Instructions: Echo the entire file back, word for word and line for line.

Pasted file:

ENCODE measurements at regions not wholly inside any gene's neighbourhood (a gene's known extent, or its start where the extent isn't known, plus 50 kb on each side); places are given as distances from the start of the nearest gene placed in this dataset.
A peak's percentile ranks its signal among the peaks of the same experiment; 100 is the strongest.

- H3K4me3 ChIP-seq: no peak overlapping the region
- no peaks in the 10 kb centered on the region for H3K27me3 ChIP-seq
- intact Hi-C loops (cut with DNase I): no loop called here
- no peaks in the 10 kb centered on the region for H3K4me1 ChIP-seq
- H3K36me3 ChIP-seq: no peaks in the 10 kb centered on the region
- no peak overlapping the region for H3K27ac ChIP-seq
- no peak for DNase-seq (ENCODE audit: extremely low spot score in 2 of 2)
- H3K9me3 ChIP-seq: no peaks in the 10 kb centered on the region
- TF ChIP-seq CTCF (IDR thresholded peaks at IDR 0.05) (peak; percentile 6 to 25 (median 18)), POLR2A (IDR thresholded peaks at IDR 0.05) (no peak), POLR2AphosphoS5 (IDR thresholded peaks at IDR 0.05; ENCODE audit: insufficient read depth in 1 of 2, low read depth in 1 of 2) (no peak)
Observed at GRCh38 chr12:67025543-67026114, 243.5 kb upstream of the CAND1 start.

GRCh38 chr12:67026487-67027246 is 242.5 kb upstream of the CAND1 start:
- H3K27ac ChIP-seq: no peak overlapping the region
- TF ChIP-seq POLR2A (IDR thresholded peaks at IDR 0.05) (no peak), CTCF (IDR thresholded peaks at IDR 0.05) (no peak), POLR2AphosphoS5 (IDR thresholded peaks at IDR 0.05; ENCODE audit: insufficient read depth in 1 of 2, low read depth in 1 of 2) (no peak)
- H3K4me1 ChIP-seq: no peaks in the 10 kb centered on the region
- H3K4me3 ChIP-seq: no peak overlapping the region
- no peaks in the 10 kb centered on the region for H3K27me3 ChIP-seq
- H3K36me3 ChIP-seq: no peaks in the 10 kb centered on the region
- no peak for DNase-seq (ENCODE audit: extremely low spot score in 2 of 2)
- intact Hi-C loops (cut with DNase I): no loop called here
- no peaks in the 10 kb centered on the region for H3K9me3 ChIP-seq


ENCODE measurements at regions not wholly inside any gene's neighbourhood (a gene's known extent, or its start where the extent isn't known, plus 50 kb on each side); places are given as distances from the start of the nearest gene placed in this dataset.
A peak's percentile ranks its signal among the peaks of the same experiment; 100 is the strongest.

- H3K4me3 ChIP-seq: no peak overlapping the region
- no peaks in the 10 kb centered on the region for H3K27me3 ChIP-seq
- intact Hi-C loops (cut with DNase I): no loop called here
- no peaks in the 10 kb centered on the region for H3K4me1 ChIP-seq
- H3K36me3 ChIP-seq: no peaks in the 10 kb centered on the region
- no peak overlapping the region for H3K27ac ChIP-seq
- no peak for DNase-seq (ENCODE audit: extremely low spot score in 2 of 2)
- H3K9me3 ChIP-seq: no peaks in the 10 kb centered on the region
- TF ChIP-seq CTCF (IDR thresholded peaks at IDR 0.05) (peak; percentile 6 to 25 (median 18)), POLR2A (IDR thresholded peaks at IDR 0.05) (no peak), POLR2AphosphoS5 (IDR thresholded peaks at IDR 0.05; ENCODE audit: insufficient read depth in 1 of 2, low read depth in 1 of 2) (no peak)
Observed at GRCh38 chr12:67025543-67026114, 243.5 kb upstream of the CAND1 start.

GRCh38 chr12:67026487-67027246 is 242.5 kb upstream of the CAND1 start:
- H3K27ac ChIP-seq: no peak overlapping the region
- TF ChIP-seq POLR2A (IDR thresholded peaks at IDR 0.05) (no peak), CTCF (IDR thresholded peaks at IDR 0.05) (no peak), POLR2AphosphoS5 (IDR thresholded peaks at IDR 0.05; ENCODE audit: insufficient read depth in 1 of 2, low read depth in 1 of 2) (no peak)
- H3K4me1 ChIP-seq: no peaks in the 10 kb centered on the region
- H3K4me3 ChIP-seq: no peak overlapping the region
- no peaks in the 10 kb centered on the region for H3K27me3 ChIP-seq
- H3K36me3 ChIP-seq: no peaks in the 10 kb centered on the region
- no peak for DNase-seq (ENCODE audit: extremely low spot score in 2 of 2)
- intact Hi-C loops (cut with DNase I): no loop called here
- no peaks in the 10 kb centered on the region for H3K9me3 ChIP-seq